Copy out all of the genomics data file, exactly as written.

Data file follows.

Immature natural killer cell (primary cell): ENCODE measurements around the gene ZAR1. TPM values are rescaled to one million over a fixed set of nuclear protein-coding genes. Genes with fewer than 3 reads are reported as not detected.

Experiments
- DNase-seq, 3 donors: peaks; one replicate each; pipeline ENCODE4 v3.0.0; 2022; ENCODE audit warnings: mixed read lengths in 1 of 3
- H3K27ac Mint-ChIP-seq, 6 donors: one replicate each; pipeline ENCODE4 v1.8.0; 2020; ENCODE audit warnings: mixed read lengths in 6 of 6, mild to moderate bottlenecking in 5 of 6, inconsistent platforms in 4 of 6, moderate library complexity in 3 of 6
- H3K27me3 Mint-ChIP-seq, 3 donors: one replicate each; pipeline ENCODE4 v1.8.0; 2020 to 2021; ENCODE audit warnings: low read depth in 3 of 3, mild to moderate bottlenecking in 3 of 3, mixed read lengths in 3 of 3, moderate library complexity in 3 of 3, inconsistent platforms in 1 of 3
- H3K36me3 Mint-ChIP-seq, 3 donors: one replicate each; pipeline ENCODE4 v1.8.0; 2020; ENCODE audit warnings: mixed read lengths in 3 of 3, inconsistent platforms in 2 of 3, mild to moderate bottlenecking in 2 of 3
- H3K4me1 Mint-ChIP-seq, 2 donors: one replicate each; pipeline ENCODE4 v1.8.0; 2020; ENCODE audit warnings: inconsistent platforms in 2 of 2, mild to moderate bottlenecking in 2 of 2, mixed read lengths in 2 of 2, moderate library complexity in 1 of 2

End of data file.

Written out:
Immature natural killer cell (primary cell): ENCODE measurements around the gene ZAR1. TPM values are rescaled to one million over a fixed set of nuclear protein-coding genes. Genes with fewer than 3 reads are reported as not detected.

Experiments
- DNase-seq, 3 donors: peaks; one replicate each; pipeline ENCODE4 v3.0.0; 2022; ENCODE audit warnings: mixed read lengths in 1 of 3
- H3K27ac Mint-ChIP-seq, 6 donors: one replicate each; pipeline ENCODE4 v1.8.0; 2020; ENCODE audit warnings: mixed read lengths in 6 of 6, mild to moderate bottlenecking in 5 of 6, inconsistent platforms in 4 of 6, moderate library complexity in 3 of 6
- H3K27me3 Mint-ChIP-seq, 3 donors: one replicate each; pipeline ENCODE4 v1.8.0; 2020 to 2021; ENCODE audit warnings: low read depth in 3 of 3, mild to moderate bottlenecking in 3 of 3, mixed read lengths in 3 of 3, moderate library complexity in 3 of 3, inconsistent platforms in 1 of 3
- H3K36me3 Mint-ChIP-seq, 3 donors: one replicate each; pipeline ENCODE4 v1.8.0; 2020; ENCODE audit warnings: mixed read lengths in 3 of 3, inconsistent platforms in 2 of 3, mild to moderate bottlenecking in 2 of 3
- H3K4me1 Mint-ChIP-seq, 2 donors: one replicate each; pipeline ENCODE4 v1.8.0; 2020; ENCODE audit warnings: inconsistent platforms in 2 of 2, mild to moderate bottlenecking in 2 of 2, mixed read lengths in 2 of 2, moderate library complexity in 1 of 2